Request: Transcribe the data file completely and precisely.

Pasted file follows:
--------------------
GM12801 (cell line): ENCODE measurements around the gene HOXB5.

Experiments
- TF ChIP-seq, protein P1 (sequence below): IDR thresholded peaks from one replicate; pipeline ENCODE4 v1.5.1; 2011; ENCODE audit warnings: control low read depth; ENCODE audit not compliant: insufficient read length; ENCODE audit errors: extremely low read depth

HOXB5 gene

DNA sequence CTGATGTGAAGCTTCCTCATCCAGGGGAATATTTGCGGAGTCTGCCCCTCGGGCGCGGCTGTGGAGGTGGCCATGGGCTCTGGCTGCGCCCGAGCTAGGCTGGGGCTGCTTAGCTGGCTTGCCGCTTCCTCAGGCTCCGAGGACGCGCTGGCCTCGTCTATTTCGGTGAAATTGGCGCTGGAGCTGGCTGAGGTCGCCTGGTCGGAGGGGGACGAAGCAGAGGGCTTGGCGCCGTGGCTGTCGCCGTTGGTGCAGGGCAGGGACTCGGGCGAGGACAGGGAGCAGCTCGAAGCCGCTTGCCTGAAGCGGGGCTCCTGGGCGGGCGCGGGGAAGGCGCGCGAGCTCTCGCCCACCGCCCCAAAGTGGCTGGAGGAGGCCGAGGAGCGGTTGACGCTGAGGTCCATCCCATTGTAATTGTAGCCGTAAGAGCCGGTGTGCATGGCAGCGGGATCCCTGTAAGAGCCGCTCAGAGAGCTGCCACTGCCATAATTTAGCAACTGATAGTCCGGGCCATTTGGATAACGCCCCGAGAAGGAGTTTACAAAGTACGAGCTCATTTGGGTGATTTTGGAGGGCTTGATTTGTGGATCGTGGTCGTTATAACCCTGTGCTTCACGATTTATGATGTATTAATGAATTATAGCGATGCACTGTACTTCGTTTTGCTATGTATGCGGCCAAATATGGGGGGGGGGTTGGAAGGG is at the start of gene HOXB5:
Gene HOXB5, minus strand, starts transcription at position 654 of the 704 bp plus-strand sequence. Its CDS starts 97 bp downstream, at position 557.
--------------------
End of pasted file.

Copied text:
GM12801 (cell line): ENCODE measurements around the gene HOXB5.

Experiments
- TF ChIP-seq, protein P1 (sequence below): IDR thresholded peaks from one replicate; pipeline ENCODE4 v1.5.1; 2011; ENCODE audit warnings: control low read depth; ENCODE audit not compliant: insufficient read length; ENCODE audit errors: extremely low read depth

HOXB5 gene

DNA sequence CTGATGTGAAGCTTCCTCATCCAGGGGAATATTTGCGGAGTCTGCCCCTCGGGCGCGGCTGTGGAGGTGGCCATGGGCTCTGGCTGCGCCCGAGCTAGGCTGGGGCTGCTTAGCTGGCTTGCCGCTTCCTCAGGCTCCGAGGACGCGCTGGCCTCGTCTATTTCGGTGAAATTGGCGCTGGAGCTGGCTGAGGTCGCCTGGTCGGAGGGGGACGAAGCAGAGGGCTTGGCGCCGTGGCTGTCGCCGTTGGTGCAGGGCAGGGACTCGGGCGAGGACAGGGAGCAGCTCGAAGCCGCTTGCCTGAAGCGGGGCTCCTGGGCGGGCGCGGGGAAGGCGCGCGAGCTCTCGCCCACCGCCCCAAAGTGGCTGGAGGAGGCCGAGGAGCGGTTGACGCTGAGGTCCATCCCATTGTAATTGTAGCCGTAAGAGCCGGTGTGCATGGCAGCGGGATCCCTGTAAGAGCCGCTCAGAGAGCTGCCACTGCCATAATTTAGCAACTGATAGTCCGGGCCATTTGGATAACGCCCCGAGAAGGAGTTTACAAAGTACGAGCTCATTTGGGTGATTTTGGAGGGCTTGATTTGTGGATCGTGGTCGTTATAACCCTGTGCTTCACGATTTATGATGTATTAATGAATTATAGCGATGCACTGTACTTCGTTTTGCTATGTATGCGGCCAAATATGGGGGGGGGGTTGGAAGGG is at the start of gene HOXB5:
Gene HOXB5, minus strand, starts transcription at position 654 of the 704 bp plus-strand sequence. Its CDS starts 97 bp downstream, at position 557.